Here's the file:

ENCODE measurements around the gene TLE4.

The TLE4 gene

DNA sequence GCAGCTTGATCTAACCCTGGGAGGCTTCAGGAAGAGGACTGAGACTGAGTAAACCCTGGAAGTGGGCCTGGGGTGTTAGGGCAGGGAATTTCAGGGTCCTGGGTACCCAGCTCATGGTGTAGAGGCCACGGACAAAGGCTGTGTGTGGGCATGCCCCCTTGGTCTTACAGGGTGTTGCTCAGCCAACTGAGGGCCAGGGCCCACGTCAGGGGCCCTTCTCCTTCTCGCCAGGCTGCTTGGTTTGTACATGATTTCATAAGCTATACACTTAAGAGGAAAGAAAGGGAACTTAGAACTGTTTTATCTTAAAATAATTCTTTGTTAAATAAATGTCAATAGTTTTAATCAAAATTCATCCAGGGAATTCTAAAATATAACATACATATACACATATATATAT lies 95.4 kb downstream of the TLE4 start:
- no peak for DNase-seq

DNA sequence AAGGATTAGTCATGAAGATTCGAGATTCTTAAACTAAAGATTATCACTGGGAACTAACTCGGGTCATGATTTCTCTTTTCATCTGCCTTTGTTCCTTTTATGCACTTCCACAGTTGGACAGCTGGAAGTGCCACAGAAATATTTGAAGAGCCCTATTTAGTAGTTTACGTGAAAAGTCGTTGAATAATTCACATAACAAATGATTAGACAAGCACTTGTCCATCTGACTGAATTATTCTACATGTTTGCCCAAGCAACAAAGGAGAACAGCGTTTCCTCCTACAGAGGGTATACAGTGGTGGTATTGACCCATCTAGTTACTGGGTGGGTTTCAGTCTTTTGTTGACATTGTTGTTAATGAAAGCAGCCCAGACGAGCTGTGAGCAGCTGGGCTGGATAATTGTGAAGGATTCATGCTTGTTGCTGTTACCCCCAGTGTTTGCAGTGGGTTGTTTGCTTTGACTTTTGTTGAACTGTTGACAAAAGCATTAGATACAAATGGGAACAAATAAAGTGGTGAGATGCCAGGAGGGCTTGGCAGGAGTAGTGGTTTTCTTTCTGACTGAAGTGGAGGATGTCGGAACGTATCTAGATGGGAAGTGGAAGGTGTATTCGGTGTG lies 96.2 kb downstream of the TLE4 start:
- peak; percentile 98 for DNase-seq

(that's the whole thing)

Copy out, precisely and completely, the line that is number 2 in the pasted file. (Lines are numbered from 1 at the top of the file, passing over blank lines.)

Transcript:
The TLE4 gene